New York – AALDEF joined the Fred T. Korematsu Center for Law and Equality (Korematsu Center), the children of litigants in the Japanese relocation and incarceration cases from World War II, civil rights organizations, and national and New York bar associations of color, in filing an amicus brief in Darweesh and State of New York v. Trump, pending in the U.S. District Court for the Eastern District of New York.
The amicus brief supports a legal challenge to the Trump administration’s Executive Order 13769 (January 27, 2017), which suspends the U.S. refugee admissions program for 120 days, indefinitely halts the admission of Syrian refugees, and bans immigrant and nonimmigrant entries for at least 90 days for nationals of seven Muslim-majority countries: Iraq, Iran, Libya, Somalia, Sudan, Syria, and Yemen. The petitioners in Darweesh allege that this Executive Order violates the First, Fifth and Fourteenth Amendments, the Immigration and Nationality Act, the United Nations Convention Against Torture, and the Administrative Procedure Act.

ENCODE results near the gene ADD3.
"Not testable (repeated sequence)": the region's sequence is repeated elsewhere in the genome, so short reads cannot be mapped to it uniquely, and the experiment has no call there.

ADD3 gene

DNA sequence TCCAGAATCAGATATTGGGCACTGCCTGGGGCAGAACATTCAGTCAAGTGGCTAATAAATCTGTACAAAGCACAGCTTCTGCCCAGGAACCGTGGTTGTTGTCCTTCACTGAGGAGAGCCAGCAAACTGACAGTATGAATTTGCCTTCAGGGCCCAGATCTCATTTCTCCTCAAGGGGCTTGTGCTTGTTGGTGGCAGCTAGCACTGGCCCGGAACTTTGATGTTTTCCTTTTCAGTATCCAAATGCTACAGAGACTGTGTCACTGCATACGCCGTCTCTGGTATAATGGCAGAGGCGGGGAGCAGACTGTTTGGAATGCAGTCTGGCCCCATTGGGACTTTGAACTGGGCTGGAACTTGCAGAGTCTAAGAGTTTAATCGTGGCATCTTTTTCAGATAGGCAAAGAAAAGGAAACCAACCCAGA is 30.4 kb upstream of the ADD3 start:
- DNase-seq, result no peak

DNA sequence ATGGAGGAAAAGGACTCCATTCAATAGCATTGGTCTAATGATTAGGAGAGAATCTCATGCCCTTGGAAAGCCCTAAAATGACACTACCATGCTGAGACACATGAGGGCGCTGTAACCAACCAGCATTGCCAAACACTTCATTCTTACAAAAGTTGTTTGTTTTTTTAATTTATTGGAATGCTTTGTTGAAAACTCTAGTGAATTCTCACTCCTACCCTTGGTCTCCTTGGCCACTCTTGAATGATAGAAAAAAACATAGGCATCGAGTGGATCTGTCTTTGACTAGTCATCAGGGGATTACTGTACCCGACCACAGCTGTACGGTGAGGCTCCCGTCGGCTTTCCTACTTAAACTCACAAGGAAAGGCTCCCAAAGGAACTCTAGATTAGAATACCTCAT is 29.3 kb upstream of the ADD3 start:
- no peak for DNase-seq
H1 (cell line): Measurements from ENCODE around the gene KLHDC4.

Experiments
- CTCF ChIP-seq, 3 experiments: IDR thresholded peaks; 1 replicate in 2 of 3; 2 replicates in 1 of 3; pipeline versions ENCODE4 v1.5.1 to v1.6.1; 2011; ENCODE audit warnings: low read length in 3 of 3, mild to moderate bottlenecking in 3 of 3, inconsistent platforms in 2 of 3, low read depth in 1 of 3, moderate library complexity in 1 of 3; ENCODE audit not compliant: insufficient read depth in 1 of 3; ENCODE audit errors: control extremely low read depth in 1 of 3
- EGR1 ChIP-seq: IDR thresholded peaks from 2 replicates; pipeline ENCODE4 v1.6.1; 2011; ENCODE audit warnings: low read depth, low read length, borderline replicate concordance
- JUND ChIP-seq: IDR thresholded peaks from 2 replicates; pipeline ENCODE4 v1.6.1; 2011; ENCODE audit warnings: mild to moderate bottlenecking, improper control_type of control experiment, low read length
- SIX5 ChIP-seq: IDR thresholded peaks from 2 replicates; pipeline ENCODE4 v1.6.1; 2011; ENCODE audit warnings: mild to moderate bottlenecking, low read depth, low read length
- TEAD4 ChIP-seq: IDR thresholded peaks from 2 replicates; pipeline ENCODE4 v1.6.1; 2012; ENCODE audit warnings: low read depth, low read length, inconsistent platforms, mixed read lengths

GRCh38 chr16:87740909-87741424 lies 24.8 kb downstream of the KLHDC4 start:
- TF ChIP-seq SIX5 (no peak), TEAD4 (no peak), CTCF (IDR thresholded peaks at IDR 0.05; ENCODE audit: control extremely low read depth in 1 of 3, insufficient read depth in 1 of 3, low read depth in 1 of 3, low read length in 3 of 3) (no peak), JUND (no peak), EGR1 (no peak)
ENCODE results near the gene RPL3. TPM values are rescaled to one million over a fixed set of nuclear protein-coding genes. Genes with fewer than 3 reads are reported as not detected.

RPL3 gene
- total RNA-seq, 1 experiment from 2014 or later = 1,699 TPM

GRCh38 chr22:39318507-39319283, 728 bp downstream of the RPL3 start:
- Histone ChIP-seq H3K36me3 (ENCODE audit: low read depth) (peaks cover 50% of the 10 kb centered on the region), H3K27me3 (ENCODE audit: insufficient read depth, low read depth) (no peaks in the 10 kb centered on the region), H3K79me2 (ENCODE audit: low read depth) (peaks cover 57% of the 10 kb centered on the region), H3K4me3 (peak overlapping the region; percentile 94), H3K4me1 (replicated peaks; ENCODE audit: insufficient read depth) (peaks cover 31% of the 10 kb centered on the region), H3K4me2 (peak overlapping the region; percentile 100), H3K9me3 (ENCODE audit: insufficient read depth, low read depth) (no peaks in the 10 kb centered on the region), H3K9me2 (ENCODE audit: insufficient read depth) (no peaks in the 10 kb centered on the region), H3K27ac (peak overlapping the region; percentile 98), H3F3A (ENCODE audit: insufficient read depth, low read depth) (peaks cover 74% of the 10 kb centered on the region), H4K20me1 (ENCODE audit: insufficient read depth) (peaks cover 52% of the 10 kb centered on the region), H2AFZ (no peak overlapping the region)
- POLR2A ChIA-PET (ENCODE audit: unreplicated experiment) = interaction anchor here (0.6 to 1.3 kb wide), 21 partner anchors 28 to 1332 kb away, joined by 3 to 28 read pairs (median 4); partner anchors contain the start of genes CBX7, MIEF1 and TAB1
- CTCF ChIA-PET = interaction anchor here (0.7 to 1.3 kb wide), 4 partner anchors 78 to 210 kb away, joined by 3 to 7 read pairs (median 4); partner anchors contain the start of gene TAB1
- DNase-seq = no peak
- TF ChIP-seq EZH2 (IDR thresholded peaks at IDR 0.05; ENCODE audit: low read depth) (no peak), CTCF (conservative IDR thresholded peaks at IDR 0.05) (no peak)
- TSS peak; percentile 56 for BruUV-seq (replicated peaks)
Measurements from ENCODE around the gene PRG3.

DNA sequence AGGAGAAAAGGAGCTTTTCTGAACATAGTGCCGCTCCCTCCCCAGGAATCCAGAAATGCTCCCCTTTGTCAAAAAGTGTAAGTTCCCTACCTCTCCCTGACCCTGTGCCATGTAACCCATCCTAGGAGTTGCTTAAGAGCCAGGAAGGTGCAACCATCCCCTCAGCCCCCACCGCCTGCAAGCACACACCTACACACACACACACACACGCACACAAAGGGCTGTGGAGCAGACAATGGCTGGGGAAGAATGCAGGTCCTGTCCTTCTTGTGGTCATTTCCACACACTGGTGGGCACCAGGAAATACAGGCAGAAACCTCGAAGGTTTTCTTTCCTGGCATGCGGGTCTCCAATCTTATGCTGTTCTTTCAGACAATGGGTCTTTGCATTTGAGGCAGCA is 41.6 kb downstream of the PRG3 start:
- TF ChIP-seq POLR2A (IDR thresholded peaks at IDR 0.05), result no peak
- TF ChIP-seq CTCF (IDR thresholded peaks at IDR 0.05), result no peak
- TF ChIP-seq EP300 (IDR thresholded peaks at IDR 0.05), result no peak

The amicus brief asserts that courts can and should review executive branch actions on immigration. The “plenary power doctrine” justifying deference to the executive branch is based on a string of overtly racist cases decided by the same court that upheld segregation in Plessy v. Ferguson. During World War II, the federal government falsely invoked “national security” to justify the incarceration of Japanese Americans by executive order. Those arguments should have been rejected then, and they should be rejected now–the 9th Circuit and the District Court for the Eastern District of Virginia have already done so.
The next court hearing in the Darweesh case is scheduled for February 21, 2017.
Akin Gump is pro bono co-counsel on the amicus brief.
You can read the amicus brief here.
For more information, contact:
Ken Kimerling, Legal Director
Margaret Fung, Executive Director